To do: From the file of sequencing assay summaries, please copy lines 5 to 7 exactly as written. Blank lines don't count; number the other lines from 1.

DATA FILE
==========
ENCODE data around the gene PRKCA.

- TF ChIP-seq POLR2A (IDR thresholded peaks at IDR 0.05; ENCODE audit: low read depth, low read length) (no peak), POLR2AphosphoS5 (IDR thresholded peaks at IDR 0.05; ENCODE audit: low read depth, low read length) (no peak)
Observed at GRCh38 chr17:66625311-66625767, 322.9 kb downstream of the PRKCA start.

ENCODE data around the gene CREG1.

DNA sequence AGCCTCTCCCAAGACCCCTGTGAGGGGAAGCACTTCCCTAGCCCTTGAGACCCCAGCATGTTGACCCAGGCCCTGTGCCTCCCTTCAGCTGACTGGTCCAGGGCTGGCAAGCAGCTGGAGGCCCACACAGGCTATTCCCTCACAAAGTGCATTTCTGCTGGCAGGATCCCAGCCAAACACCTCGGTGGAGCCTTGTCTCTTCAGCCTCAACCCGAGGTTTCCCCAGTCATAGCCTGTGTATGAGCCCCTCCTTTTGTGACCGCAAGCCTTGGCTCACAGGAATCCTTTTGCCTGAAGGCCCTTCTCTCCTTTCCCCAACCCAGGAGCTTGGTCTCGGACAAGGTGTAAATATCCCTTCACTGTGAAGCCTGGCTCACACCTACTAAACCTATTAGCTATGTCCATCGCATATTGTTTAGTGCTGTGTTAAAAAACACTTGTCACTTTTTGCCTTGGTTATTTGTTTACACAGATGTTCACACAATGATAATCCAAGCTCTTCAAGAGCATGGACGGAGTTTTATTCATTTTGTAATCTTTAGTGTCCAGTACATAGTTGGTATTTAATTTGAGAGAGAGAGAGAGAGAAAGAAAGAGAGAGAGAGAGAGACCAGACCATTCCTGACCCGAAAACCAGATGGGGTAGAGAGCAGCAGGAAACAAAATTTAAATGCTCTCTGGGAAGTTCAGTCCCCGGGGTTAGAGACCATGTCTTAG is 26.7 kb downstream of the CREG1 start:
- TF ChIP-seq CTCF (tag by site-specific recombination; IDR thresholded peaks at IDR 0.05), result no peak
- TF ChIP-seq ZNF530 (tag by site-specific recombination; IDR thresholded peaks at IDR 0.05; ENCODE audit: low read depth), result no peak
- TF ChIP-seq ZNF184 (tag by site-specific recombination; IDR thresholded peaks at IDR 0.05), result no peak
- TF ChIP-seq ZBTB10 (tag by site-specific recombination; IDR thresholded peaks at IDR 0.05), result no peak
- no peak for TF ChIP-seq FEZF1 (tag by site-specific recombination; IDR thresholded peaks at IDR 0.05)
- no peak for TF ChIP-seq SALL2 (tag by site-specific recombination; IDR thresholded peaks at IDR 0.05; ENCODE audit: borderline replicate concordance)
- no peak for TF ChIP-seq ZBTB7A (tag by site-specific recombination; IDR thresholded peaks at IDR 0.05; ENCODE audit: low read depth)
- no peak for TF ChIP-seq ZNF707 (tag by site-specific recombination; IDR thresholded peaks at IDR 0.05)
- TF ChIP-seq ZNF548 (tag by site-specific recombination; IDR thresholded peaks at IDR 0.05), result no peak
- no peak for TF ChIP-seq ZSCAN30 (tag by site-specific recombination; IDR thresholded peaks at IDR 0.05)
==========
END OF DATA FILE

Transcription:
DNA sequence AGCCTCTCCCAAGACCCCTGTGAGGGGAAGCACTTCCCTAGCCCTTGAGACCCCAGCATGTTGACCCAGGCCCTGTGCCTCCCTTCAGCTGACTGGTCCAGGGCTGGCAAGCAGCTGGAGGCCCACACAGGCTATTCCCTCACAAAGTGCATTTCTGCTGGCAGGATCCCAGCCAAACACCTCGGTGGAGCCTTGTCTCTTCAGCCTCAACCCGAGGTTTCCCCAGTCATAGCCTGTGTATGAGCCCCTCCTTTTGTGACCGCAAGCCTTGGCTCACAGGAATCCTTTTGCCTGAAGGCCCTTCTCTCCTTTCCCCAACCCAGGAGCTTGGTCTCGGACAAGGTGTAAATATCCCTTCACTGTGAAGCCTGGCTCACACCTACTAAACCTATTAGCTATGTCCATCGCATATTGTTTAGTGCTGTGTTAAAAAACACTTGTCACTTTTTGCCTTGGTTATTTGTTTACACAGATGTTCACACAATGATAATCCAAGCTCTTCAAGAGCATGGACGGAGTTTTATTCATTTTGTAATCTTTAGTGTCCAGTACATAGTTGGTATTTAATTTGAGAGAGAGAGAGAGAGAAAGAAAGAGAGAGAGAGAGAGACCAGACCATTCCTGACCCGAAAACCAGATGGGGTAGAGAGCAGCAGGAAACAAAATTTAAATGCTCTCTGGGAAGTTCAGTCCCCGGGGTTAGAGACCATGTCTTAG is 26.7 kb downstream of the CREG1 start:
- TF ChIP-seq CTCF (tag by site-specific recombination; IDR thresholded peaks at IDR 0.05), result no peak
- TF ChIP-seq ZNF530 (tag by site-specific recombination; IDR thresholded peaks at IDR 0.05; ENCODE audit: low read depth), result no peak